The goal of this lesson is to help students learn that models can be extended to solve more complex problems. This lesson addresses the RST.11-12.7, HSA-RE1.A.1, and HS-PS2-1 standard as a way to effectively construct viable explanations of projectile motion by creating a short film that uses multiple sources of information and is based on the logic that projectiles accelerate at a constant rate of 9.81 m/s/s. The lesson also aligns to the Cross-Cutting Concept of Patterns because students use mathematical models to demonstrate an understanding of projectile motion using a short film.
Students research concepts related to projectile motion using the NGSS Practices of Using Mathematical and Logical Reasoning (SP5) and Constructing Explanations (SP6) and Obtaining, Evaluating and Communicating Information (SP8) with a short film on projectile motion. Students create a short film that includes a problem, the physics of the problem, a solution and tips to their peers. I assess student understanding throughout the lesson using informal check-ins and assess each student's work at the end of the school day.
This portion of the lesson begins with a routine. Sometimes the additional piece of information is a BIG IDEA for the lesson or the Quote of the Day or a Quick Fact from current events that is related to the lesson. The red label helps my students easily interact with the information as soon as they enter the room and avoids losing transition time as students enter the classroom. While students transfer the information being projected on the interactive whiteboard at the front of the room into their notebooks, I take attendance.
Today's additional piece of information is a BIG IDEA which states that communicating information on projectile motion in an engaging way is a great way to learn and practice physics. I choose the activities in this lesson because I want students to learn that communicating information using 21st century skills is a great way to learn about projectile motion.
The purpose of this portion of the lesson is for students to learn that communicating mathematical reasoning in a step-by-step manner can help simplify challenging projectile motion problems. During the first five minutes of the section, I project a set of requirements on the interactive whiteboard at the front of the room. After discussing the requirements with the class, I distribute Chromebooks for student pairs to use while creating projectile motion short films. Some students ask, "Do we have to include a voice over when discussing projectile motion in the film?", and "Will we be able to edit the films once we submit them if there are errors in our explanations of projectile motion?" Most students spend the first 20 minutes or so creating a script for their projectile motion films in the lab notebooks. Students spend the last thirty minutes of this section creating a short film that they can use as an icebreaker during a projectile motion performance-based assessment which I introduce in this lesson.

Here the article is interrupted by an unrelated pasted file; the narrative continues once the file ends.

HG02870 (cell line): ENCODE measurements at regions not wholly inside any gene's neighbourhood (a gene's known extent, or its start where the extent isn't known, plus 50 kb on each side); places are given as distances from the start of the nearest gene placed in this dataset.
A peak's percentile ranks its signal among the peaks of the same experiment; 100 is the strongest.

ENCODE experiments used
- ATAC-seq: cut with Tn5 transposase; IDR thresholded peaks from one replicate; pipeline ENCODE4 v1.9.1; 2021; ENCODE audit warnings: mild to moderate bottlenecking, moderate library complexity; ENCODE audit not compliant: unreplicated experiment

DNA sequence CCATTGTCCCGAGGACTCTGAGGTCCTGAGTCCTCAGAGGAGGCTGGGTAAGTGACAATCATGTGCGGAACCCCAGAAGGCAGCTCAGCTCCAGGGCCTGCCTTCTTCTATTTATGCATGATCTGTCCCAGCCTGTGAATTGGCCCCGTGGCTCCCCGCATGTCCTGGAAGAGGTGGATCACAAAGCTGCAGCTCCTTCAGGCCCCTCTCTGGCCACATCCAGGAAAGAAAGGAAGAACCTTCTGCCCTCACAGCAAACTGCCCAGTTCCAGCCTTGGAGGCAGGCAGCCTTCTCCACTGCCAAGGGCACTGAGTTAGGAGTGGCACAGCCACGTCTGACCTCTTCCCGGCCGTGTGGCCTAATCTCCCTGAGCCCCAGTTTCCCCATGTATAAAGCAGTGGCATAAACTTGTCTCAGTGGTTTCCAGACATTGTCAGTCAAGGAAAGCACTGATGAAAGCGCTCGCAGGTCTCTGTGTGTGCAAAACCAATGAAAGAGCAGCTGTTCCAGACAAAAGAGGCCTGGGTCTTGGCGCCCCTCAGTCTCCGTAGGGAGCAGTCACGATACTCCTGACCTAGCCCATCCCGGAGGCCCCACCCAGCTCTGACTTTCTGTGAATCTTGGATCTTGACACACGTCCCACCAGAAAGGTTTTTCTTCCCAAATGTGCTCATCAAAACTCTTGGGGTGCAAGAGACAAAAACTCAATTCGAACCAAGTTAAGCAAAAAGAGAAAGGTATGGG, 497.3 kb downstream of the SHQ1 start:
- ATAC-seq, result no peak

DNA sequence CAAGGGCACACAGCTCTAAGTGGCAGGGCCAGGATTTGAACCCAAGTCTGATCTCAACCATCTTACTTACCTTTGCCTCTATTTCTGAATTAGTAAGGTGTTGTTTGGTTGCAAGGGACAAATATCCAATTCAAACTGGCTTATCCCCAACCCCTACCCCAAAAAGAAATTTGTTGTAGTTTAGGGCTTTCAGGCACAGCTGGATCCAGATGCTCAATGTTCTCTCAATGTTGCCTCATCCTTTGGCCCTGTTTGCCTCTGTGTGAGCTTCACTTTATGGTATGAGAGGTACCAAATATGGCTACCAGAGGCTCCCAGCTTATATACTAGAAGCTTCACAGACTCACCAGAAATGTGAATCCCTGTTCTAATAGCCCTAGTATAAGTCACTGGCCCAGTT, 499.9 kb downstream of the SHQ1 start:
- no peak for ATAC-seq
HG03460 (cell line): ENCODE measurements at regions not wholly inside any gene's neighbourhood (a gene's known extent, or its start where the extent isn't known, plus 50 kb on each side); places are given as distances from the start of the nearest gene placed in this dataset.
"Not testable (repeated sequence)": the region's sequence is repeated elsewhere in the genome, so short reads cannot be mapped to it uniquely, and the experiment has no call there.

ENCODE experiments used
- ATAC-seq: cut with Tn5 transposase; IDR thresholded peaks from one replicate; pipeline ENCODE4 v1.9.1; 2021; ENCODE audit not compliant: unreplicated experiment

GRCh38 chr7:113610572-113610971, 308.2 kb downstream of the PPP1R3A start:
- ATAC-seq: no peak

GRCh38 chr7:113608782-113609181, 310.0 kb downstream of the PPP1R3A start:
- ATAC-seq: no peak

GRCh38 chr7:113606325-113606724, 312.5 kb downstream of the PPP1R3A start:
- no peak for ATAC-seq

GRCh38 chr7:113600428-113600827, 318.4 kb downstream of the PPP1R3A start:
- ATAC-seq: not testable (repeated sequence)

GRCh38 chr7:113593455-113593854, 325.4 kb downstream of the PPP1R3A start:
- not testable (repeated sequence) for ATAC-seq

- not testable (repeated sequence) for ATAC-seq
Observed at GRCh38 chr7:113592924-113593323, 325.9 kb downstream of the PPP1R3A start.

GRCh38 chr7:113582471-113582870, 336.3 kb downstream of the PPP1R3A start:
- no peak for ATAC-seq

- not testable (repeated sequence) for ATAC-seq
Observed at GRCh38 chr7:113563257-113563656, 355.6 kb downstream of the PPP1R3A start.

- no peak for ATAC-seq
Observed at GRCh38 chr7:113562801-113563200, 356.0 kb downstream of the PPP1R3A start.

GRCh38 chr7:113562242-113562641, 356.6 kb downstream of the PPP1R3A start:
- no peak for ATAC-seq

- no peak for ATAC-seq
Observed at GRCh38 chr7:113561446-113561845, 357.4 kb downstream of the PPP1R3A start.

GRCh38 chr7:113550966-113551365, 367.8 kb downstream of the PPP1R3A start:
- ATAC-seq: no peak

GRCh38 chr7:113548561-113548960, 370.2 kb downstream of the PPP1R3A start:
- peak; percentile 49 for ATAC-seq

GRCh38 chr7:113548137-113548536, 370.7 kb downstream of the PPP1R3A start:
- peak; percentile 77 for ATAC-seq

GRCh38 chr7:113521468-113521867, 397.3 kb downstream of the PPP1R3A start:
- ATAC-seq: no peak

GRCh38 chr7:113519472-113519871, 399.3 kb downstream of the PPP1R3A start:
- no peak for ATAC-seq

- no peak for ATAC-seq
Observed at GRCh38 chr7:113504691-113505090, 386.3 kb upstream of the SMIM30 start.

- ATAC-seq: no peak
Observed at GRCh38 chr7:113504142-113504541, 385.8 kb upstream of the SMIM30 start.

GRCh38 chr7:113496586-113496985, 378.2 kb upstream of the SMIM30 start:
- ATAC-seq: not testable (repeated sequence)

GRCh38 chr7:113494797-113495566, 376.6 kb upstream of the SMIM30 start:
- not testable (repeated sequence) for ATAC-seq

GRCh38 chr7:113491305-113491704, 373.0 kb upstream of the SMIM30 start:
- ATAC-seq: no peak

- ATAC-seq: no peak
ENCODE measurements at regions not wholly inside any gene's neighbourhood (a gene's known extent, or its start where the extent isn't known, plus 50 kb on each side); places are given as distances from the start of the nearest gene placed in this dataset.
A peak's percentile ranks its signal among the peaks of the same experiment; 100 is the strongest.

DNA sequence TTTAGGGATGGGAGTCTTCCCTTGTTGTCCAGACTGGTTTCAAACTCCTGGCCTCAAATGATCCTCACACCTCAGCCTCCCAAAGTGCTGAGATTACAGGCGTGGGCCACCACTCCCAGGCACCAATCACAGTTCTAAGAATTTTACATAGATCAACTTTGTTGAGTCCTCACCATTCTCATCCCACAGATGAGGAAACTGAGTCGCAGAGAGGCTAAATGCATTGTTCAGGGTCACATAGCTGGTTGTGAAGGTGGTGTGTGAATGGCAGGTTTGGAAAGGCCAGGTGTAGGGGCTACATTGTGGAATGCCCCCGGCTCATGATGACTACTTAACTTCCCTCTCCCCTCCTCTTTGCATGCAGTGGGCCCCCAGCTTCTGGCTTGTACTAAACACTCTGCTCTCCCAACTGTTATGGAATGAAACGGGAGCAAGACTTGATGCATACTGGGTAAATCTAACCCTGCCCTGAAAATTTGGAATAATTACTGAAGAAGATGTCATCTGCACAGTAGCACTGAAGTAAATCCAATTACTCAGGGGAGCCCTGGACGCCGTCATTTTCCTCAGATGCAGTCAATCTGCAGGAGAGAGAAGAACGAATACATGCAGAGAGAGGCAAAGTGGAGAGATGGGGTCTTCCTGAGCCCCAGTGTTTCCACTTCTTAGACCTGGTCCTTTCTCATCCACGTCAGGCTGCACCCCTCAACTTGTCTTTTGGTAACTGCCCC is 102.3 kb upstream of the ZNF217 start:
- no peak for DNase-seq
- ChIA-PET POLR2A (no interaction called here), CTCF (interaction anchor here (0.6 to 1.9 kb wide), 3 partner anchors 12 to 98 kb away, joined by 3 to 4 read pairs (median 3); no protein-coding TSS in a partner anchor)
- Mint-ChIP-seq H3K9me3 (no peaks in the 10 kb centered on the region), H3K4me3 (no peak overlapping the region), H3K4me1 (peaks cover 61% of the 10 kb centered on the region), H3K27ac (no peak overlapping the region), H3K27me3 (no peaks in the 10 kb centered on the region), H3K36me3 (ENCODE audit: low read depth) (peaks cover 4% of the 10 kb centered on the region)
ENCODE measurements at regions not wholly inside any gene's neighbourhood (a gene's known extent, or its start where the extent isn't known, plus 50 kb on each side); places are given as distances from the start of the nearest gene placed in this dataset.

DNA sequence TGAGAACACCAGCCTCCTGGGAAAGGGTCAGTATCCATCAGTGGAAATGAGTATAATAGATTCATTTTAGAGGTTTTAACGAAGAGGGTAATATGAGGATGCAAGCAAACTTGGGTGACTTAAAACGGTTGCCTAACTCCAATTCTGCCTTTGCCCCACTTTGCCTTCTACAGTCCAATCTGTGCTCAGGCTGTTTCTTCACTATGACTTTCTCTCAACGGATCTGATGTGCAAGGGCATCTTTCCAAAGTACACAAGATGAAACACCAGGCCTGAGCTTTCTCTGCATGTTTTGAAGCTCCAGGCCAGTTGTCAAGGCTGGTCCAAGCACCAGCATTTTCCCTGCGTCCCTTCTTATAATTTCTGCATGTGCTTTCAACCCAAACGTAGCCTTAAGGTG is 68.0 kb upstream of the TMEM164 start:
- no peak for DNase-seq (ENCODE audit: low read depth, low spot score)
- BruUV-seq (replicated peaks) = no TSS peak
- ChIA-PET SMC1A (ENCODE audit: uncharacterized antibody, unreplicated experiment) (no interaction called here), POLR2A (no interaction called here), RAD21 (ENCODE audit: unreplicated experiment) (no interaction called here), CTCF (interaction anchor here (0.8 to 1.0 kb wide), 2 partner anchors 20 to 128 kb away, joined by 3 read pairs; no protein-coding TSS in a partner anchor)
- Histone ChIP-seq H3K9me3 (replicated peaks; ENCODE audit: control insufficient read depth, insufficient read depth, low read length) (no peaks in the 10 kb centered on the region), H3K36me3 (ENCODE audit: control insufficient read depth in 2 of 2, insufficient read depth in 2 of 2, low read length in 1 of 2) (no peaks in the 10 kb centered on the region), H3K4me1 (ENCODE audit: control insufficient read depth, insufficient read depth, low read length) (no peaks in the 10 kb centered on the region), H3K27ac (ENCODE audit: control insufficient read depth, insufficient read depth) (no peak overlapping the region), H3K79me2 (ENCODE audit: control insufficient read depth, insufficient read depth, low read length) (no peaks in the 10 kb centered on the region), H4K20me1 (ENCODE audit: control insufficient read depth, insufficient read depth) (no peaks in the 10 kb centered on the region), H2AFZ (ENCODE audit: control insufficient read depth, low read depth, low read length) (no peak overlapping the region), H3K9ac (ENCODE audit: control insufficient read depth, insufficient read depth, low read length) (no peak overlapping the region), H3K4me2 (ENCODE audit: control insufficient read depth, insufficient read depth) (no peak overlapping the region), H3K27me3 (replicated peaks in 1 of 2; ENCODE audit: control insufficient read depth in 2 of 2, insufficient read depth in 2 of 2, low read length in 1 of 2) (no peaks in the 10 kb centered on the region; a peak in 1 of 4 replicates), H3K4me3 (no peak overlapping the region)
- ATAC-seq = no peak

As students are creating their visuals I walk around checking-in with students to ensure they have met all of the requirements from the projected criteria. It takes a little longer for some students to get started than others, but after five minutes or so most student pairs decide how to divide the work and create a gameplan for they are going to create a short film on projectile motion. Below is one example of student work:
When students complete their short films they post the embed code on our Edmodo wall. I want students to learn that breaking problems down into more manageable parts may make a solution more viable than it may have appeared at first glance. Using computational models and logic to simplify solutions and recognizing patterns within projectile motion data is important for several of the lessons within this unit. Students make sketches and write scripts using whatever materials they like from the resource area which includes, but is not limited to:
At the end of this section, I pause and ask students to return the materials they used during this section to the front resource station. A resource manager returns each material to a bin or labeled drawer so that they are readily available the next time the materials are needed.
The closure activity is a writing prompt for a routine called a headlines with which students are familiar that asks students to answer, in 25 words or less, the question: "What was the most important part of today's lesson?" Some student responses include, "Creating a script before making a Powtoon on projectile motion" and "Choosing the visuals to communicate tips on how to best solve a projectile motion problem."
This type of closure activity asks students to highlight connections to their previous understanding and key ideas within the lesson and also works to make student thinking visible regarding the underlying reasons behind their understanding. I wrap up this activity by asking students to keep working on the exhibitions introduced in an earlier lesson. These are due in a week's time.